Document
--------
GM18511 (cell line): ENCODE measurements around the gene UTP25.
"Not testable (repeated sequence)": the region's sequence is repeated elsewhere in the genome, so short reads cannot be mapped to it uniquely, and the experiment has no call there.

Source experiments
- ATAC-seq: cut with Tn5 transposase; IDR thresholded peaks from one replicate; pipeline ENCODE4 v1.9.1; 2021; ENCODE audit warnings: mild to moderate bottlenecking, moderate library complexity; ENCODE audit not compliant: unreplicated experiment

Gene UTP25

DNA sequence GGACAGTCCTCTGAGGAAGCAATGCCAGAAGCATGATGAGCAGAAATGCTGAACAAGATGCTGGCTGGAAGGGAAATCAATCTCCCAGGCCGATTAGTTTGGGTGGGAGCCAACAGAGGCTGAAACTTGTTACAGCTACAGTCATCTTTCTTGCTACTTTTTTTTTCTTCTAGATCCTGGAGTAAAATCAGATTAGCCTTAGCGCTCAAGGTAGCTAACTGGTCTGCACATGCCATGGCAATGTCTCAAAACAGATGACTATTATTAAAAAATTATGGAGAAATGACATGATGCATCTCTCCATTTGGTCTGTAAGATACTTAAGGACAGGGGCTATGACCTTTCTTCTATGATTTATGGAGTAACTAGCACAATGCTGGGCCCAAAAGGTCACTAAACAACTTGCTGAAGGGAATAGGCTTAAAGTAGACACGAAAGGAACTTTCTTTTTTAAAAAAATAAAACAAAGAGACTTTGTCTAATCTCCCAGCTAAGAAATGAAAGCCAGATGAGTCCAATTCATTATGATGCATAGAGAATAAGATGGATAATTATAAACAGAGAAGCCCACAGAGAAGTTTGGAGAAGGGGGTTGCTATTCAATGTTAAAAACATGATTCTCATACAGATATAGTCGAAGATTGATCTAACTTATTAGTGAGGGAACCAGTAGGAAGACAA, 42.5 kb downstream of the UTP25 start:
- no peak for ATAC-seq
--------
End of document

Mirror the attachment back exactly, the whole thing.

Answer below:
GM18511 (cell line): ENCODE measurements around the gene UTP25.
"Not testable (repeated sequence)": the region's sequence is repeated elsewhere in the genome, so short reads cannot be mapped to it uniquely, and the experiment has no call there.

Source experiments
- ATAC-seq: cut with Tn5 transposase; IDR thresholded peaks from one replicate; pipeline ENCODE4 v1.9.1; 2021; ENCODE audit warnings: mild to moderate bottlenecking, moderate library complexity; ENCODE audit not compliant: unreplicated experiment

Gene UTP25

DNA sequence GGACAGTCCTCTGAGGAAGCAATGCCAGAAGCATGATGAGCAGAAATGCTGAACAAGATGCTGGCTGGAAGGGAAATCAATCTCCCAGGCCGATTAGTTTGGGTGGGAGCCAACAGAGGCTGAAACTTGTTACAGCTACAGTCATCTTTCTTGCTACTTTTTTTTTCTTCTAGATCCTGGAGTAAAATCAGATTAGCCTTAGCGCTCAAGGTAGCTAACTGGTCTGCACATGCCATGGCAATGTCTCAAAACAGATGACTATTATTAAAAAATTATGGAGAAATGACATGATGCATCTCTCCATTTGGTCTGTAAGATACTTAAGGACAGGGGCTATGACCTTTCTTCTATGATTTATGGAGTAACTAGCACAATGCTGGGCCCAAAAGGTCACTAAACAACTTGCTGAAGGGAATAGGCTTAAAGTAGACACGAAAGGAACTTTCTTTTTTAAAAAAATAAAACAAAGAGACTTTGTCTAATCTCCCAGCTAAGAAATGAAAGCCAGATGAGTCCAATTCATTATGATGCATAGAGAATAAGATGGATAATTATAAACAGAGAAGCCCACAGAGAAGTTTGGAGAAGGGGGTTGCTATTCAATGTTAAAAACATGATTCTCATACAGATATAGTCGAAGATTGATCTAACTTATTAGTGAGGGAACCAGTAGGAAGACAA, 42.5 kb downstream of the UTP25 start:
- no peak for ATAC-seq